Burr was a judicial vice president. While Thomas Jefferson distrusted Burr and barred him from the politics of the White House, Burr presided over the Senate masterfully. Most notably in the impeachment trial of Federalist Justice Samuel Chase. Jefferson had grown weary of the power of the judiciary and sought to reduce Federalist influence on the Supreme Court by removing Samuel Chase by exploiting earlier failures of the justice. After the House voted to impeach Chase, Chase’s impeachment was to be decided by the Senate and presided over by Burr. Despite pressure from Jefferson, Burr handled the case as fair as possible. One Washington newspaper, typically critical of Burr, remarked, “He conducted (the hearings) with the dignity and impartiality of an angel, but with the rigor of a devil.” Because of the Vice President's impartiality in the trial, a Democratic-Republican majority voted to acquit Chase on all charges.
The Samuel Chase trial would be Burr’s last real success. After the trial, Jefferson made it clear that Burr would not be his running mate in the election of 1804. Burr turned his ambitions to running for Governor of New York in the same year, however Alexander Hamilton and fellow Federalists mounted a vicious campaign against Burr, even publishing Hamilton’s private remarks that Hamilton believed “Mr. Burr to be a dangerous man, and one who ought not be trusted with the reins of government.” After Burr read the remarks of his longtime rival, he sent a series of letters to Hamilton, eventually issuing a formal challenge to duel. Hamilton accepted the challenge, and on the morning of July 11, 1804, the two longtime rivals met in the Heights of Weehawken New Jersey. Much has been said and written about the duel, and history is still ambiguous on who shot first, whether Hamilton intended to waste his shot, and even who stood facing the sun. However, what is clear, from all accounts, is that two shots were fired, Hamilton missed, Burr did not. Burr’s shot entered Hamilton above his right hip, injuring his liver and spine. Hamilton died the next day. New York and New Jersey charged the Vice President with murder; however, neither went to trial and charges were later dropped.
After Jefferson dropped Burr as his running mate and Burr lost the New York gubernatorial election, he left for the west in 1805. While his ambitions for his journeys west remain unclear, his accusers believed that he wanted to steal parts of the Louisiana Territory along with Spanish lands to form an independent nation. During his journeys west, Burr made contacts with British officials, Spanish ministers, and even Mexican revolutionaries. Many of these connections accused Burr of promising a new nation and even discussed conquering Washington D.C. Burr’s actions did not go unnoticed, many newspapers and the District Attorney for Kentucky reported to Jefferson of Burr’s plans. Finally, when James Wilkinson, one of Burr’s co-conspirators, produced a letter accusing Burr of treason, Jefferson immediately ordered his former Vice President be arrested. Burr was arrested and put on trial with charges of treason. Supreme Court Chief Justice John Marshall acquitted Burr, arguing that there was a lack of evidence against Burr and that he committed conspiracy, but he did not take any action against the US government. Despite being acquitted, the trial completed destroyed Burr’s political career and public image.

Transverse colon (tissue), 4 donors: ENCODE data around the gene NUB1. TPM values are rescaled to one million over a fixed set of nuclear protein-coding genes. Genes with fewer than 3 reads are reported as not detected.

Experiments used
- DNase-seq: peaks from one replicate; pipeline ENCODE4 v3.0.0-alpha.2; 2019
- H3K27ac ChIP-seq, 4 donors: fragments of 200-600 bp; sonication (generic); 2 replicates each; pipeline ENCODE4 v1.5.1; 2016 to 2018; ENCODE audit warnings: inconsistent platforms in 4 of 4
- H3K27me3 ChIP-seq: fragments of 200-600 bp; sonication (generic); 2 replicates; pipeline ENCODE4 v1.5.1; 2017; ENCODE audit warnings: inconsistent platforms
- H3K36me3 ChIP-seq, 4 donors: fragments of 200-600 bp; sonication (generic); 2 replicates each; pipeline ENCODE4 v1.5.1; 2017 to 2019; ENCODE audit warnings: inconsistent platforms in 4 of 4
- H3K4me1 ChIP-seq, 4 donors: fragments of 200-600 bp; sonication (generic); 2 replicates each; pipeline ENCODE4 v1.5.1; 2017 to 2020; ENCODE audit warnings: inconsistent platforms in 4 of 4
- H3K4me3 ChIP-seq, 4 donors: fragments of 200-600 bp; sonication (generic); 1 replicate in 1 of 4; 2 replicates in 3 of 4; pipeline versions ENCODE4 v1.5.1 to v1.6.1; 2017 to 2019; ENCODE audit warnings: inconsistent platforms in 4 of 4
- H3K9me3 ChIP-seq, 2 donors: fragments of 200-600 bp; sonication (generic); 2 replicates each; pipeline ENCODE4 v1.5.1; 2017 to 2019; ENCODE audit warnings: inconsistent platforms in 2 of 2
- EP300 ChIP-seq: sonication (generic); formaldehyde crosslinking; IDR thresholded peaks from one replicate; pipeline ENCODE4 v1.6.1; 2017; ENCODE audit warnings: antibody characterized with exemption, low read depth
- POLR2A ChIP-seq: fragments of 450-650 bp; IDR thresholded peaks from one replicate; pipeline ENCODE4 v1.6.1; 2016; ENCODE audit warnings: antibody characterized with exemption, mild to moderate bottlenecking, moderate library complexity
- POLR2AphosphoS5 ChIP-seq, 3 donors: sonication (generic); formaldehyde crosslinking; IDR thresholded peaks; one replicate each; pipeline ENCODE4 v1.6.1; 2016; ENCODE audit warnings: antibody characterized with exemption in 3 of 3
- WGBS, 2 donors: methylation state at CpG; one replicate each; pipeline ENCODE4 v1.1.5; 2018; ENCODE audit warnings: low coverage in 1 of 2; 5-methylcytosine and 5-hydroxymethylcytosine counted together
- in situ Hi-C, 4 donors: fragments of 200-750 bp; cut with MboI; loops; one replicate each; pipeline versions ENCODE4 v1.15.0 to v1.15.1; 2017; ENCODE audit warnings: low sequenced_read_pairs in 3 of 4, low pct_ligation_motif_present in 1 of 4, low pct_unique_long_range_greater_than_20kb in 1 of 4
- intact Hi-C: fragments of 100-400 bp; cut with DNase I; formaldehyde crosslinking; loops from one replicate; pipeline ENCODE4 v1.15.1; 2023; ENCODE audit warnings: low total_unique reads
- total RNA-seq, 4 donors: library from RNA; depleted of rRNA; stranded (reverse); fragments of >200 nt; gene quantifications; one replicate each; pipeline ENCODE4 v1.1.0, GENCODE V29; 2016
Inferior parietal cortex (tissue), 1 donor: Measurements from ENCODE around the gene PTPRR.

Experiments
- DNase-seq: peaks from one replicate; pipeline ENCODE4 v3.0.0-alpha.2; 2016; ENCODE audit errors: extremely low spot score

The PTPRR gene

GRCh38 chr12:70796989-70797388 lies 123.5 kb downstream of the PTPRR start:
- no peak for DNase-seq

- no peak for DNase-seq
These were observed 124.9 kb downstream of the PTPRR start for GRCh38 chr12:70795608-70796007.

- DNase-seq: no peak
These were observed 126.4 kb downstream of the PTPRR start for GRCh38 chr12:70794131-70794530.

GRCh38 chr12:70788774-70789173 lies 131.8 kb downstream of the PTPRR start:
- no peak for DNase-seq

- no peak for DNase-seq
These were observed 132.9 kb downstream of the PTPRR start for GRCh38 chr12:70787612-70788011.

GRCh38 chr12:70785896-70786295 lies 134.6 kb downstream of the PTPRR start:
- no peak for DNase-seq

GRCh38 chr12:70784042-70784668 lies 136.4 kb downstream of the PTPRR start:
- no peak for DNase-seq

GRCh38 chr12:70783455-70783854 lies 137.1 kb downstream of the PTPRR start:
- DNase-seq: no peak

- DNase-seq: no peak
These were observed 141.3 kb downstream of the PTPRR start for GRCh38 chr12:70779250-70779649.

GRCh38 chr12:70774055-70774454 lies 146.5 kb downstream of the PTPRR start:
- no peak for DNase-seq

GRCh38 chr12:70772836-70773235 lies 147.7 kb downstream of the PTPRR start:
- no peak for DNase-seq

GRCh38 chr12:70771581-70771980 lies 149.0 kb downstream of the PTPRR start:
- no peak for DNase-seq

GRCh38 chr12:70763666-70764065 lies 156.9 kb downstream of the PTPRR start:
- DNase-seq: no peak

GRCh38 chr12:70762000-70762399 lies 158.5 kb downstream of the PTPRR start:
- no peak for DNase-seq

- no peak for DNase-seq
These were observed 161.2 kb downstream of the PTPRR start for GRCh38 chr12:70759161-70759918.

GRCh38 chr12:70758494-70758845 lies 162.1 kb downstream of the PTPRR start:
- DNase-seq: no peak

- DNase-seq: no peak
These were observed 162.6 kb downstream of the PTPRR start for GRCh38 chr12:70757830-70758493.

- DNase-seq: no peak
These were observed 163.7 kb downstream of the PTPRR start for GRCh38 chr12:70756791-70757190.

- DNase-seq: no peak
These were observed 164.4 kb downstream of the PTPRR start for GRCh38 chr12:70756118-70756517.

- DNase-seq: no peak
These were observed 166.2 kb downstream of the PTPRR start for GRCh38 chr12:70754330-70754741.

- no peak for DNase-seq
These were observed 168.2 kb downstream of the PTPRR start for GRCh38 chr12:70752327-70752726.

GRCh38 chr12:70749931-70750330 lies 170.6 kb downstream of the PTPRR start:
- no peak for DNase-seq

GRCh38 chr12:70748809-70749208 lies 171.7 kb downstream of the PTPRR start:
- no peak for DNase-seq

Burr’s retirement became a tragic story of a failed man trouncing about the world looking for any modicum of success. He left the United States in 1808 traveling to England in hopes of receiving support for a Mexican revolution. British officials ordered Burr out of the country, so he fled to France to seek Napoleon’s support of a revolution, the French were similarly uninterested in the plot. Too poor to finance a journey home, the once powerful statesman waited in France until 1811 when a French ship was able to take him back to the United States. Back home, Burr changed his last name to “Edwards” and resumed practicing law. In 1833 he married wealthy socialite Eliza Jumel. However, the marriage was short-lived as Burr wasted her wealth. Burr died deeply in debt on September 14, 1836, the same day his wife’s divorce was granted.
Burr was once an American hero. However, from his duel with Hamilton on, Burr saw his career rapidly deteriorate and lost everything—power, station, wealth, and even his heritage through his last name. Burr was once an American hero but died an iconic American villain.